I will miss this series when it’s over. Armstrong has created such a rich world for these characters with the wealth of novels and short stories she has written. But I am so impressed that she is pulling them all together for a ending that is fitting and worthy of the characters and stories she has given us.  I can’t wait to see what happens.  5 stars.

*ARC Provided by Dutton
Spell Bound
by Kelley Armstrong
Release Date: July 26, 2011
Publisher: Dutton Books

Review: Waking the Witch

Reviewed by Jen

One of the things I love best about the Otherworld series is that time passes in the books pretty much like real-time. The series began back in 2001 and we’ve essentially watched the characters change and grow through 10 years of their own lives. We met Savannah in the 2nd book, as a 12 year-old child and now she’s a 21 year-old woman, serving as the narrator of her very own story. It’s a little hard to see her as an adult, but I think that’s in part to her personality, which is still a little impetuous and self-absorbed. And she is still trying to prove herself.

So when Paige and Lucas go on vacation, Savannah jumps at the chance to take the lead on her very own case. The tip comes from Jesse, a half-demon contact of Lucas’ — and it takes Savannah to a small town to investigate a trio of human murders with a link to the occult. She joins forces with an off-duty cop named Michael, whose sister was one of the victims. I liked him right away. So when Armstrong killed him off, I was crushed. I knew he wasn’t going to be Savannah’s HEA, but I really hated to see him die.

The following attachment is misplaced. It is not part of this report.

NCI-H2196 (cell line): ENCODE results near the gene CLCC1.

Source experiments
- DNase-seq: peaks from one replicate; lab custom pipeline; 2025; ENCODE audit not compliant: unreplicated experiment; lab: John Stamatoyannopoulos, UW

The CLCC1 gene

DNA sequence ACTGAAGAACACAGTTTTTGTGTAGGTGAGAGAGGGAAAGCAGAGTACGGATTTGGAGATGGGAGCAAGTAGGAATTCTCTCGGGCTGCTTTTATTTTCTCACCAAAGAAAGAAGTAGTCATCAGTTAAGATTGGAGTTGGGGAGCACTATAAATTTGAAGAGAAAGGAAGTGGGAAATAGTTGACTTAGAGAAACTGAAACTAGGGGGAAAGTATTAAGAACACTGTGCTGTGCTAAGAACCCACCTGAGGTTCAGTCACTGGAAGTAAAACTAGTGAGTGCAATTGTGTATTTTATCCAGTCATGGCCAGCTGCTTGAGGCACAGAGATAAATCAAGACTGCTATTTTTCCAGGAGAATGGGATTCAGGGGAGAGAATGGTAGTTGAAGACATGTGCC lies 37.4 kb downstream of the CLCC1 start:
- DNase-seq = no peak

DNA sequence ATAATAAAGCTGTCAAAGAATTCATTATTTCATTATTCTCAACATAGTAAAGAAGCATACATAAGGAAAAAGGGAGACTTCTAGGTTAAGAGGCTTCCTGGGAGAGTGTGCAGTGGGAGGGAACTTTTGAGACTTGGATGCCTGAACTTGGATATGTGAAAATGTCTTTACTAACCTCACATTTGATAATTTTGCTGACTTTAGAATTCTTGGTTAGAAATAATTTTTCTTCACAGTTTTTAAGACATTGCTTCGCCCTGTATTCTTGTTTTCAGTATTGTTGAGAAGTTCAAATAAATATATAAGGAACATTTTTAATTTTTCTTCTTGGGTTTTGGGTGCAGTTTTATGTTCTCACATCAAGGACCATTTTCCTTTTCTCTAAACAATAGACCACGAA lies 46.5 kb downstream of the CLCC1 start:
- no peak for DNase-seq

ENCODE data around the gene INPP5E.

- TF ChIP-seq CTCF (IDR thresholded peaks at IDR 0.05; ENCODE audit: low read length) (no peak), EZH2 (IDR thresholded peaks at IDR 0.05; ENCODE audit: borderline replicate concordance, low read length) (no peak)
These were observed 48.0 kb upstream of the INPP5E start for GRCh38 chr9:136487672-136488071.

There’s a wide range of suspects: from the strange commune of girls living with a creepy therapist… to the adulterous boyfriend of one of the victims. Links to the supernatural keep popping up, but Savannah can’t quite put her finger on how they’re tied to the case. Savannah’s a tough girl, as we are reminded more than once, but she could have helped herself a lot by reaching out and being honest with her family and friends. It was frustrating to keep watching her make this mistake. The story would have gone very differently if she weren’t so bent on proving herself.

Adam shows up in the second half of the book. We don’t get a romance between him and Savannah, but the groundwork is there. I’m hoping they’ll pursue it in the next book, which is also a Savannah story. The resolution here on the murder/mystery was a huge surprise for me and while that storyline did wrap up, the ending is a pretty big cliffhanger. I enjoyed the book, but I wish we would have had more crossover with the other characters from the previous books. 4 stars.